BERLIN — State-of-the-art Web surfing, for all of its breathtaking speed, can be baffling. A favorite page gets hung up. A data-intensive application, like playing a video or downloading large files, stutters or stops. Is it the telecommunications operator? Is it the Web site? Is it the smartphone or the computer? Or just a sign of Internet thrombosis?
Krishna Gummadi, the head of the Networked Systems Research Group at the Max Planck Institute for Software Systems, in Saarbrücken, Germany, says the blame often lies with the telecom operator, which is selectively slowing broadband speeds to keep traffic flowing on its network, using a sorting technique called throttling.
In 2008, Mr. Gummadi and a graduate student, Marcel Dischinger, developed a free software gauge that detected whether broadband service was being throttled by a network operator. The software, called Glasnost after the Russian word for “openness,” has been downloaded and used by 1.5 million people around the world since then.
Glasnost mimics data transfers using the Bit Torrent file-sharing protocol, and then measures whether operators are slowing uploads and downloads. Consumers around the world have used it to test the service of landline broadband operators. Glasnost only works on a few smartphones so far.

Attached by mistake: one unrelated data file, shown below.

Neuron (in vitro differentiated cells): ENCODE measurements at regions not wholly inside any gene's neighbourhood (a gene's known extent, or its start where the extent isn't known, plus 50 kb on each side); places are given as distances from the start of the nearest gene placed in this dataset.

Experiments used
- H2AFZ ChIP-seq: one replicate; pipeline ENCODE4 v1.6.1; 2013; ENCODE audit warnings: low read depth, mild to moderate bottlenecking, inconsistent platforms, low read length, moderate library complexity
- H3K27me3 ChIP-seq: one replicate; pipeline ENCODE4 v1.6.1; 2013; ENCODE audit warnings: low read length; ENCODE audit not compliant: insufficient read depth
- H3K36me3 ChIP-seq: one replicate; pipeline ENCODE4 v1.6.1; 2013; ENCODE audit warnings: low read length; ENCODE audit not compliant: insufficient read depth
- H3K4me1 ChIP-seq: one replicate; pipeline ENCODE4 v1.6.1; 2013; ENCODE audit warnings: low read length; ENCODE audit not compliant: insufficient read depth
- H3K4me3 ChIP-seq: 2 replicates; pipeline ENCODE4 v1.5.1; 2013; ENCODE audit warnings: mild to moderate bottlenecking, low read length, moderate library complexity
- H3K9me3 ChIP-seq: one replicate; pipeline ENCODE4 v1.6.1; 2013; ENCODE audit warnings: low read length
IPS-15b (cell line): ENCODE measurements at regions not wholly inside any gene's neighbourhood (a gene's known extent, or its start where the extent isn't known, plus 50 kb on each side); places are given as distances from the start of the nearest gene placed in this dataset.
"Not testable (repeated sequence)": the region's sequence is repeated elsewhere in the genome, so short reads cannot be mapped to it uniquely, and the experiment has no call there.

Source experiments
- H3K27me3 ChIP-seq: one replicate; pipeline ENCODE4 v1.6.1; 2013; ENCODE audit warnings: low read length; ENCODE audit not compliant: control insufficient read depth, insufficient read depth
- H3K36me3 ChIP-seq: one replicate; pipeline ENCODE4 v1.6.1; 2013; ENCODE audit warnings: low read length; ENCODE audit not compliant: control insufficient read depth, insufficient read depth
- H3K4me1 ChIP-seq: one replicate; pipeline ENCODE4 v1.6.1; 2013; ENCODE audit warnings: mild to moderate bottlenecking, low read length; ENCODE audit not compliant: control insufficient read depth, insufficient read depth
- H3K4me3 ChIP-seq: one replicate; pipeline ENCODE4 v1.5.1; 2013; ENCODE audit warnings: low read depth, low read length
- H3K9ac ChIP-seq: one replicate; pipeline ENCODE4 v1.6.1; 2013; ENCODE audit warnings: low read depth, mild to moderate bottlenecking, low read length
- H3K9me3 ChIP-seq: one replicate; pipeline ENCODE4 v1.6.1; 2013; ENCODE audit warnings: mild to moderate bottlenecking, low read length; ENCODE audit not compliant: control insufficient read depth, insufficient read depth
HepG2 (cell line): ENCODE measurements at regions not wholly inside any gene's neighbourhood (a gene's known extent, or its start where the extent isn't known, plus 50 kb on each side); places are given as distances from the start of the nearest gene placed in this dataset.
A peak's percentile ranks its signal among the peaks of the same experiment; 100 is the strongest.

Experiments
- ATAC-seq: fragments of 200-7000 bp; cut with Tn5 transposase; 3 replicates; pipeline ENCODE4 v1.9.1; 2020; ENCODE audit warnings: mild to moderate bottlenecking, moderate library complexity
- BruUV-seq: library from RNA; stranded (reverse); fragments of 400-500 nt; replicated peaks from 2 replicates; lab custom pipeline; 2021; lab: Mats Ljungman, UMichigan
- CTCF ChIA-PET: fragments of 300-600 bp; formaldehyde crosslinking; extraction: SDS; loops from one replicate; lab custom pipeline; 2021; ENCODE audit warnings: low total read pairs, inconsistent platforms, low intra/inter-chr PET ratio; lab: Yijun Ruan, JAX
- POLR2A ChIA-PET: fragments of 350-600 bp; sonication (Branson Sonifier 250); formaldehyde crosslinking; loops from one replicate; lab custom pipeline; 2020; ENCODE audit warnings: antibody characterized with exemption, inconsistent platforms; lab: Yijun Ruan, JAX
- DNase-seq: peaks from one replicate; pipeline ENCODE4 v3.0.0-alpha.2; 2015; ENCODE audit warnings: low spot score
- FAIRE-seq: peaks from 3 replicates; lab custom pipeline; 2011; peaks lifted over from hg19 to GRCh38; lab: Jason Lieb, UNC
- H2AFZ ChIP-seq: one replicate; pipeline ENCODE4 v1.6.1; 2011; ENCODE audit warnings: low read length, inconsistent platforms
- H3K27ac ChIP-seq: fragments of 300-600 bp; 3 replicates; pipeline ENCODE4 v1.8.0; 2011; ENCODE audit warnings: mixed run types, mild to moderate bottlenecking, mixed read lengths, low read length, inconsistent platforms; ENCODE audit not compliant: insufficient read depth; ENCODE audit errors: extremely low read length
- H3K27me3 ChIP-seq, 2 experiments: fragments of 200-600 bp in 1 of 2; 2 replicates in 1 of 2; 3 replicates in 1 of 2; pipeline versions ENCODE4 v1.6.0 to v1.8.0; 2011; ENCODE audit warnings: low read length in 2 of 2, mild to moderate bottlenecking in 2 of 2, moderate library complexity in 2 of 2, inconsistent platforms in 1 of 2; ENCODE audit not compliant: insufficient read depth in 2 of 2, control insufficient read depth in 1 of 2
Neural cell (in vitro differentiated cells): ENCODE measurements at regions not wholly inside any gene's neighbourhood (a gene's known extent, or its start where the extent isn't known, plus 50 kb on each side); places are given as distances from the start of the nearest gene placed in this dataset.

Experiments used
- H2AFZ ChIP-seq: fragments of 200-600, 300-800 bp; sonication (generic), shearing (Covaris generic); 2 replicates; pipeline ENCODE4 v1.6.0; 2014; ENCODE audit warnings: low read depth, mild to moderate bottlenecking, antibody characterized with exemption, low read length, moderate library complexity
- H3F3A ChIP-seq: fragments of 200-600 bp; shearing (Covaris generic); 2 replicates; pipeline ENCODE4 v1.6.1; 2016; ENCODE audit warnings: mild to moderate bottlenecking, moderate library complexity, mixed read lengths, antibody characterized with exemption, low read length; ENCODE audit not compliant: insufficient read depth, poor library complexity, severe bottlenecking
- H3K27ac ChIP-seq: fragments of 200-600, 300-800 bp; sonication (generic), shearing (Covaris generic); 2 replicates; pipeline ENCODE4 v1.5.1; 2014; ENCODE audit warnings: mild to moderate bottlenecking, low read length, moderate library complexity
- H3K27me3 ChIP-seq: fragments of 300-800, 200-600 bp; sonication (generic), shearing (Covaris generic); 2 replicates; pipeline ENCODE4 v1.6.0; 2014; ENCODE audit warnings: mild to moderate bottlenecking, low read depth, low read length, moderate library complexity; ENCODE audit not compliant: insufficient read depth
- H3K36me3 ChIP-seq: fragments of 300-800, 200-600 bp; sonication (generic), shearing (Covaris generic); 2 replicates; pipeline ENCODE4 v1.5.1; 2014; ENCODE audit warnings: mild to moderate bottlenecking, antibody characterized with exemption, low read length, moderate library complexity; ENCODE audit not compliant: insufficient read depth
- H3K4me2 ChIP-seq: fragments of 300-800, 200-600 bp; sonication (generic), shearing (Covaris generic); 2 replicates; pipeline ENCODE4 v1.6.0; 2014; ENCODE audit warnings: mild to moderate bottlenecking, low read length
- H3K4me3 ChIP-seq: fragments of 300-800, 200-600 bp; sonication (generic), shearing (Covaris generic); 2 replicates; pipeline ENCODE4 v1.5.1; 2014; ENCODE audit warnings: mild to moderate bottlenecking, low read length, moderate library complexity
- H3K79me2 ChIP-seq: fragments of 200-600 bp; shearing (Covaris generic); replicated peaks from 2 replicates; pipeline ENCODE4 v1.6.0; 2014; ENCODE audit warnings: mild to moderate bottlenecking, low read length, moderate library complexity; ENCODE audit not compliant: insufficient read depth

The latest results, based on 121,247 tests run from January through October, suggest that throttling is being done everywhere in the world. The results for each operator may not be representative, for several reasons. The sample sizes for each operator vary, from 36,000 in the case of NTT Docomo of Japan, to just a hundred for smaller ones. There is also a 4 percent to 5 percent chance of “false positives” — indications that throttling is being done when it is not.
But that aside, Glasnost cast light on the practice of throttling, which operators are reluctant to discuss in detail beyond confirming, in standard service contracts, that they use it.
In the United States, throttling was detected in 23 percent of tests on telecom and cable-